Wednesday 1 March 2017

Office Document Macros, OLE, Actions, DDE Payloads and Filter Bypass

There are a few different ways payloads can be delivered through Microsoft Office documents, including macros, OLE embedding, Addins, Actions and DDE. To make life easier I wanted to list them all together in one place. A lot of what is mentioned below is specific to Word, Excel or Powerpoint however don't forget that Office actually includes, Word, Excel, Powerpoint, Access, Outlook and OneNote. If a vector doesn't work in one product, try another.

When testing any of the below remember that Office may require basic user interaction to either "Enable Editing" for documents from the internet or "Enable Content" for active content.


Macros are probably the most well-known method for abusing Office documents. Essentially Office allows users to include VBScript to add dynamic functionality however there are no restrictions on this functionality. Simple payloads will execute a single process e.g. powershell, more advanced payloads will load WinAPI functions to inject code into memory without ever launching additional processes.

So how do you get your VBScript to load? Well Word provides two useful functions AutoOpen() and Document_Open() that can be used to automatically launch a payload when a document is opened. These functions will work in .doc .docm  and dotm, but not docx.

In Excel you can use Workbook_Open() but as with Word you'll need to use an xlsm file. An example payload is shown below:

Private Sub Workbook_Open()
Msgbox "test macro"
CreateObject("Wscript.Shell").Run "calc"
End Sub

A nice real-world macro and OLE example using Empire is linked below:

Instead of embedding the payload directly in the current document you can also use templates/addins. So although the current document may not contain anything malicious if the template/addin does then it will still execute.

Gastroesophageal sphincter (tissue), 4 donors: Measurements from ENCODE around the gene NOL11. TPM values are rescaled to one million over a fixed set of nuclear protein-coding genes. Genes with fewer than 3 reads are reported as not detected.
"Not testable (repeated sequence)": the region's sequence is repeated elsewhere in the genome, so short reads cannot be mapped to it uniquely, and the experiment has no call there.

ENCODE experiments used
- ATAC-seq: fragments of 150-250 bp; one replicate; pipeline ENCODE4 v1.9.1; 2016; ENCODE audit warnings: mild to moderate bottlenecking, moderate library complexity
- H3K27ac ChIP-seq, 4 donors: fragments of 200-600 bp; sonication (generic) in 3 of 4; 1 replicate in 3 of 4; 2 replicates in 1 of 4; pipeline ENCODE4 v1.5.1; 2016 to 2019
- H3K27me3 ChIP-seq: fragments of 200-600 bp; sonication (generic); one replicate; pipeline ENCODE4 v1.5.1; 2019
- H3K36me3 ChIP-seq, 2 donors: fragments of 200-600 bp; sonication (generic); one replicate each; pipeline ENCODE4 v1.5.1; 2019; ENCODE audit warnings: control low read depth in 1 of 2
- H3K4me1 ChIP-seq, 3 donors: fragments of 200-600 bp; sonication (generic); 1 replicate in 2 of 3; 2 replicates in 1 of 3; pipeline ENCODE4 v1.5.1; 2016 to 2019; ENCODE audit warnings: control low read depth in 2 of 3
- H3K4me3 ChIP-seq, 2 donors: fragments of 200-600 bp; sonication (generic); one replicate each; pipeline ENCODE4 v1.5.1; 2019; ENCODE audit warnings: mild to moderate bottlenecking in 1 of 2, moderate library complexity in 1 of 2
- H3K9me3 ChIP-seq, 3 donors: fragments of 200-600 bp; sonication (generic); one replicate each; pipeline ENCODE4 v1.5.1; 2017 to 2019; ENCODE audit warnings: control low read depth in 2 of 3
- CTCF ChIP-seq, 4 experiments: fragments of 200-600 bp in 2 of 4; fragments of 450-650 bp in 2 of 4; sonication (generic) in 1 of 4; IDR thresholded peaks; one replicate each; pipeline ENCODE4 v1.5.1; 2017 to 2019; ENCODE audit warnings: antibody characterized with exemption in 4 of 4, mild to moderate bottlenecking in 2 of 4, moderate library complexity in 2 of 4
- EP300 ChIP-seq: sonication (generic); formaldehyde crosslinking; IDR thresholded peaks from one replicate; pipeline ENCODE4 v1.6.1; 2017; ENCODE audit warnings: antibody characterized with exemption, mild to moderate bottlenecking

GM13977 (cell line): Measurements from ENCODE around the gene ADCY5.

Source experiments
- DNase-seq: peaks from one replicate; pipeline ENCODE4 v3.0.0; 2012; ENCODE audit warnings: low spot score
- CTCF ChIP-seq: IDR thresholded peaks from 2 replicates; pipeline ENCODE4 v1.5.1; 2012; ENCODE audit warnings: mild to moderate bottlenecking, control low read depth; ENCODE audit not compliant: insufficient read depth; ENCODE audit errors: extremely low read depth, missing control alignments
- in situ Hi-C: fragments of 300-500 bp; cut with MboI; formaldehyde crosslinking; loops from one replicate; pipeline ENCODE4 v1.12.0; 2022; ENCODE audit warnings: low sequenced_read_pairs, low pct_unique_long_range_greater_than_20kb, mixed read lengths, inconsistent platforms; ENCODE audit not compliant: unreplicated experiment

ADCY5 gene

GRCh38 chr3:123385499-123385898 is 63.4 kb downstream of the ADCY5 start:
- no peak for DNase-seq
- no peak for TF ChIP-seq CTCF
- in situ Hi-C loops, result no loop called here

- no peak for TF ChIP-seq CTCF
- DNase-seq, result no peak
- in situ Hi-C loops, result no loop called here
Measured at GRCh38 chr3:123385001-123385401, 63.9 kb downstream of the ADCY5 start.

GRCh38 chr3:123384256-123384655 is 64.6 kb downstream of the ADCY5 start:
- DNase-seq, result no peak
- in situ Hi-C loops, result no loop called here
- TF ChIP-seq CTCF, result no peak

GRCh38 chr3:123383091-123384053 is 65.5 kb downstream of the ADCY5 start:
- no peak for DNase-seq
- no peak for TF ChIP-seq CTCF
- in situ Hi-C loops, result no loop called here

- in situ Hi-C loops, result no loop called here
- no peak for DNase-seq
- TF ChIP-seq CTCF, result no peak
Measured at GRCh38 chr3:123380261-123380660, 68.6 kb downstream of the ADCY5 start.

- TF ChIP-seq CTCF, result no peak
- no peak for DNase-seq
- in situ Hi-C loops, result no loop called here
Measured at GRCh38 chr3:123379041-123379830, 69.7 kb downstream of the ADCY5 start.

ActiveX Components

Aside from the standard macro launching functions (AutoOpen etc.), Word/Excel/Powerpoint also support ActiveX "Controls" and "Fields" which can be used to either automatically launch macros or trick users into executing macros. Basic options include buttons and images, more exotic options include frames and the built-in Microsoft browser.

There's a great overview of ActiveX controls at the link below:

The "Fields" function in Word (Insert -> QuickParts -> Field) is another interesting vector, in particular the Link and MacroButton functions offer ways to embed/activate content.

OLE Embedding

After Macros the next most interesting Office feature is probably OLE embedding. By default Office allows users to embed external content in documents. This can be used to insert pictures, videos or other documents within the current document. What's awesome is that you can also just insert a binary or a malicious script. This works across Word, Excel and Powerpoint.

To insert an object select "Insert" -> "Object":

All the user has to do is double click the embedded content and you get a shell.

Powerpoint Actions

Powerpoint is obviously designed for presentations and most people are familiar with transitions, (making memes fly in and out). But what you may not know is that Powerpoint supports OnClick and OnMouseOver "Actions". What are actions? Well anything you like, they basically allow you to execute a process of your choosing including arguments. The one limitation with this vector is that the user needs to view the slides in presentation mode, so you'll need to add some text telling the user to press F5.